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Bull Gully Aboriginal Rock Wells

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Wells Track, Daisy Hill VIC 3465

Features

  • Aboriginal rock wells
  • Walking track
  • Bushland
A set of four Aboriginal rock water wells can be found just off Wells track at Bull Gully, just outside Maryborough. These wells are generally thought to be the best example of Aboriginal rock wells in Victoria. 

Four holes have been excavated into the base of a large rock in a position which makes them a natural catchment for rainwater falling on the rock above. Three of the holes are joined together within the rock, creating one large cavity. The total holding capacity of these wells is 168 litres.

Due to the lack of permanent creeks, Aboriginal people depended on the rock wells for drinking water when they passed through the region. The openings to the wells were covered with flat rocks to prevent evaporation and pollution of the water within.

When driving along Wells Track you will come across a sign indicating the location of the rock wells.

The wells are also accessible via the Bull Gully Rock Wells Walk - a 2.5km loop track which runs between the rock wells and the nearby Battery Dam - the fascinating remains of a stamp battery and eucalyptus distillery. This walk has a formed track with some short steep hills.

You may also be interested in taking a look at the nearby Aboriginal Shelter Tree in Talbot, a spectacular giant River Red Gum about 700 years old. Its enormous hollowed out centre was used as a shelter by the Dja Dja Wurrung clan.

An information sign at the Bull Gully Aboriginal Rock Wells displays the following text:

Bull Gully Aboriginal Rockwells

These wells were constructed by Aboriginal people prior to European settlement. They are one of four sets of rockwells recorded in the Maryborough area.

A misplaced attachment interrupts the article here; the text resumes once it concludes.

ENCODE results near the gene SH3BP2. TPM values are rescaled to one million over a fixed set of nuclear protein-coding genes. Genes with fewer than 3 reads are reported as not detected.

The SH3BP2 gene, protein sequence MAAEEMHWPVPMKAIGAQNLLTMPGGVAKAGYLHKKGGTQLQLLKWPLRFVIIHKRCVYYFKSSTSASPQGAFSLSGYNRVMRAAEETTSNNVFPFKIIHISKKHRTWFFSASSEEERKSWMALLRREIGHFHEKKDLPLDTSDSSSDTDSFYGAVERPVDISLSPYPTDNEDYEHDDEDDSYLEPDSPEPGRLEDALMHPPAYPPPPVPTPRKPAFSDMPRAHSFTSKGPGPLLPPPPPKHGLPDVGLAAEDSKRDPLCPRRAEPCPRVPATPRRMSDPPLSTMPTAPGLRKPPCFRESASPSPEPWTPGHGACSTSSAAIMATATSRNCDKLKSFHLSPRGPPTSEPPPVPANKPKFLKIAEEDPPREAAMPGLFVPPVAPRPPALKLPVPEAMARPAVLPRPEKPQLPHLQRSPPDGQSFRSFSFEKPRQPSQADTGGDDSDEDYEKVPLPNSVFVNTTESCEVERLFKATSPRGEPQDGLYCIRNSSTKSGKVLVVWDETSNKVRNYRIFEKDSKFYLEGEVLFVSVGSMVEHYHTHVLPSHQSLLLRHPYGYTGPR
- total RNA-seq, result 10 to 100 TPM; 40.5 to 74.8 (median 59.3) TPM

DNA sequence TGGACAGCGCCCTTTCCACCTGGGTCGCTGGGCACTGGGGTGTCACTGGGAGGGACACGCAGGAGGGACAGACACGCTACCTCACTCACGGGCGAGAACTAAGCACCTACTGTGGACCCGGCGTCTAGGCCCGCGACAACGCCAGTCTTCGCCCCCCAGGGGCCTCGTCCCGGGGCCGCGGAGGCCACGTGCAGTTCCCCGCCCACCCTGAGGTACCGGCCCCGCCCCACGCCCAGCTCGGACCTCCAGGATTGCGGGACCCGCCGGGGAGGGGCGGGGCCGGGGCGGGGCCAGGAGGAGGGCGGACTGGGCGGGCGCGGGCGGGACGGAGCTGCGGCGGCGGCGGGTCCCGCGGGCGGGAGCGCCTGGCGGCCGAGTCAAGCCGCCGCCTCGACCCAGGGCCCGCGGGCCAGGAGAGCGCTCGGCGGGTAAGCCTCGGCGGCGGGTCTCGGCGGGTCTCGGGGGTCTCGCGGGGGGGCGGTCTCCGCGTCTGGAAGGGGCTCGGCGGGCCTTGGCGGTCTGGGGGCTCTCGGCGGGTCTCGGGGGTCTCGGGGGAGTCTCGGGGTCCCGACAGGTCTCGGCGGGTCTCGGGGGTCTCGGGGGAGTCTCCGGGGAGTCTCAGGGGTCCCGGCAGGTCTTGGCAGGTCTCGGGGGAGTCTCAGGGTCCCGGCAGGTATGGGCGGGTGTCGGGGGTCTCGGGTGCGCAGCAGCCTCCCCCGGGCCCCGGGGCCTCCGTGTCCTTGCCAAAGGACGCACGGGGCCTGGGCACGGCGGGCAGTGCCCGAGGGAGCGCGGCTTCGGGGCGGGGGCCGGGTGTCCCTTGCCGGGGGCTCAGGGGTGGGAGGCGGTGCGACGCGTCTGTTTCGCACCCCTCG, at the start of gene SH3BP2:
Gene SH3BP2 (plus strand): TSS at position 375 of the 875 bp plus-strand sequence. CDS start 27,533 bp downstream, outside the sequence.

The wells were dug into the sandstone to gain full advantage of the natural rainwater catchment formed by the rock ledge. Additional water seeps into the wells through cracks which run through the sandstone.

The narrow mouths of the wells serve to reduce evaporation and pollution by animals or windborne debris. They may originally have been covered to further conserve water. The efficiency of the wells has been noted by the local residents, who have never known them to dry up.

The maximum depth of the wells is about 130 centimetres, and they have a total capacity of approximately 160 litres. This represents a valuable water resource, particularly in dry seasons.

PLEASE HELP TO PROTECT THIS SITE AND OTHER ABORIGINAL CULTURAL ITEMS.
They are part of our Australian cultural heritage.

For further information contact:
Department of Sustainability Environment customer service centre on 136 186
 



DID YOU KNOW...

  • Bushwalking is an excellent way to get outdoors and exploring nature.
  • Gold prospecting is the recreational act of searching for natural gold deposits in the ground using tools such as gold detectors, gold pans and gold sluices. The Goldfields region of Victoria is a popular destination for gold prospectors, with many of the world's largest alluvial gold nuggets found in the area!
 

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